Another approach is to deploy a temporary compensating measure. Consider the idea of a need to do double entry during a transition for a short period of time. It’s possible to ask those responsible for data entry to enter into both the old system and the new one, or it’s possible to hire assistance to do the old work. (I’d encourage this rather than the added requirement of doing the new work.) Similarly, it’s possible to add help to take care of mundane tasks to create time and availability to do the double entry.
Obviously, care must be taken that the compensating measure doesn’t become a permanent crutch, but as a part of ensuring that the rate of change remains acceptable, it’s an important option.
Not to discount the importance of mass communication, stakeholder management, or any of the other things that one needs to understand in managing a successful change project, but above all, the connections that people make and maintain with one another are critical. Humans are wired for connection. In fact, in The Heart and Soul of Change, it’s asserted that the most powerful component of the therapy process is the alliance between the therapist and the patient – their connection.
We see this need for connection everywhere. Even baboons whose mother has a better social network have a higher survival rate. In the wild and in our domesticated societies, connections matter. (Even connections with dogs matter – see How Dogs Love Us.)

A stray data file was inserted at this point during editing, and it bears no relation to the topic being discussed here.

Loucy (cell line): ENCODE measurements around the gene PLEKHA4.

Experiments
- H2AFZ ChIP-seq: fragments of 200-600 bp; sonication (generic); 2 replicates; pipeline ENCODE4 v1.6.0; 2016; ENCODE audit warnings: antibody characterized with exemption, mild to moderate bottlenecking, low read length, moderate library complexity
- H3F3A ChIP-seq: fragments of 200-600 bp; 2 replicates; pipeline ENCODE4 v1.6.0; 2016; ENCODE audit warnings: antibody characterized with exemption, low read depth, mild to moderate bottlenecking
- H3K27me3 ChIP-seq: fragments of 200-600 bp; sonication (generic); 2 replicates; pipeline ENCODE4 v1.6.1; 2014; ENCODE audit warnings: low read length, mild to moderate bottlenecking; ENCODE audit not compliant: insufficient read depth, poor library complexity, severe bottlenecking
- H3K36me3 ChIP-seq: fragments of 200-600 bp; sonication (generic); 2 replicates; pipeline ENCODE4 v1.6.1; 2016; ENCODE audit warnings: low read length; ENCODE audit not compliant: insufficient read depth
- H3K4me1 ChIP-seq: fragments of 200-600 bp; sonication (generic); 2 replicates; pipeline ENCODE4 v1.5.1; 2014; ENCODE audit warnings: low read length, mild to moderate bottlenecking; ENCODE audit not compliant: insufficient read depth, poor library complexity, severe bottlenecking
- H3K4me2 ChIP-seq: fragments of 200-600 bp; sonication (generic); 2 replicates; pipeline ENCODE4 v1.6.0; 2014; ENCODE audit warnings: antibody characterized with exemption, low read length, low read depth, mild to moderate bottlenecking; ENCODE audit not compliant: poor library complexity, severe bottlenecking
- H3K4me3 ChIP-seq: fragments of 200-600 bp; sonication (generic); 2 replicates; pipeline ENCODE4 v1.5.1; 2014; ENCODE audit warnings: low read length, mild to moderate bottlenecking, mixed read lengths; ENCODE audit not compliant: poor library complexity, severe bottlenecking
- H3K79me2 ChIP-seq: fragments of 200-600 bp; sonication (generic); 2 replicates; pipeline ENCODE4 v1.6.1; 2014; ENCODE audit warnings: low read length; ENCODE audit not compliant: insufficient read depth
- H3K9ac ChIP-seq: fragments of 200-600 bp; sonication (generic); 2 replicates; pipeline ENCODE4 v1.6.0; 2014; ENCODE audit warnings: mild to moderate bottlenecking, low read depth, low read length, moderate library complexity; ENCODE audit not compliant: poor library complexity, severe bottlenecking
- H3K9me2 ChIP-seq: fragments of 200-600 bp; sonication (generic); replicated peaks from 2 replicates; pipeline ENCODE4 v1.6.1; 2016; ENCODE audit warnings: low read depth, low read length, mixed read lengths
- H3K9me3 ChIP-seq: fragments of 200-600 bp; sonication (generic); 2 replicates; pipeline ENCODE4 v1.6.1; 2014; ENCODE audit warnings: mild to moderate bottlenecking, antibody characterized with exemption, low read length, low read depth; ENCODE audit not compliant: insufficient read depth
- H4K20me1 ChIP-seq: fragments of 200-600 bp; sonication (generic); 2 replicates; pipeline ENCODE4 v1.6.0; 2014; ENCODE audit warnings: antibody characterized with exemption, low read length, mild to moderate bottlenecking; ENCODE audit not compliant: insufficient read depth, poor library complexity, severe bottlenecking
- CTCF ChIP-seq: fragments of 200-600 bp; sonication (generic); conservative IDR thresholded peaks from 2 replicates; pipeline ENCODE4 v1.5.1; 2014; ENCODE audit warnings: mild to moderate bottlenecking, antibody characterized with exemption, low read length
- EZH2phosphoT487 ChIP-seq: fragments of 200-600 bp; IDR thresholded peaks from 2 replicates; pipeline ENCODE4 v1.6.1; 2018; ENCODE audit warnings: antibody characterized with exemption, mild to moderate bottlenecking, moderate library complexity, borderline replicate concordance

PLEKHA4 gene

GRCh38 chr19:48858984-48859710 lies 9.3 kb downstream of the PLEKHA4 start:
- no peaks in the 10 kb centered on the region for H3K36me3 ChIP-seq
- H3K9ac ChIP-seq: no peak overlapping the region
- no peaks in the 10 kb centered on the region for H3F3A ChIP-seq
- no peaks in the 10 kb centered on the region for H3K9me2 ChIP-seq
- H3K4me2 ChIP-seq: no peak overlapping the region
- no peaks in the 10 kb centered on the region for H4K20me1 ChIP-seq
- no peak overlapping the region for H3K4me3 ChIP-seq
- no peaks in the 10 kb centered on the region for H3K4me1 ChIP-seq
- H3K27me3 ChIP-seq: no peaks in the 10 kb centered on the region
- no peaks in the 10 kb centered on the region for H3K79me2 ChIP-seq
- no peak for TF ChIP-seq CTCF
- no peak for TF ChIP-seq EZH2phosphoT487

When someone – particularly when they’re in a close relationship with you – expresses their anger at you, it’s hard to stay detached and absorb it without becoming personally defensive. (See Conflict: Detachment not Disengagement for more on detachment and Dialogue for more on automatically being defensive.) However, as difficult as this may be, it’s a powerful way of building trust. By absorbing the attack without retaliating, you demonstrate that you’re safe both physically and psychologically. (See The Fearless Organization for more on psychological safety.) This isn’t the normal expectation for folks.
We expect that when we attack others, they’re likely to attack back. It’s human nature to defend yourself. However, when you find ways to not perceive anger as an attack, you show that it’s safe for others to share their feelings without retaliation.
Technical and Adaptive Change
Some of the changes that an organization undertakes are well known. Instead of doing X, you’ll do Y. These changes Heifetz and Linsky call “technical changes.” They’re straightforward, because the answers and outcomes are all known. The other kind of change – the kind of change that we face when dealing with complex organizations and individuals – are adaptive changes. These kinds of changes require adaptation and experimentation.
For adaptive changes, there’s no one known way to do it right or, in many cases, even a pattern for what “right” looks like. Instead, we must set out in a general direction and work our way through the challenges and opportunities to find an answer that works.
Adaptive changes are therefore more challenging and require more preparation and energy. They’re often worth the extra effort because of the transformational effects that can be realized when the changes are implemented.
Evolutionary not Revolutionary
Successful change is more evolutionary than revolutionary. In adaptive changes, we evolve to one change, then adapt and make another push forward. Often, there’s no one defining moment where we move from one space to another. Instead, there’s a gradual progression to more changed thinking and more of the newer, more desirable behaviors.
Leading in these environments, where change is continuous and evolutionary, requires a greater level of manager than was needed fifty years ago. It’s the state of constant change that puts Leadership on the Line.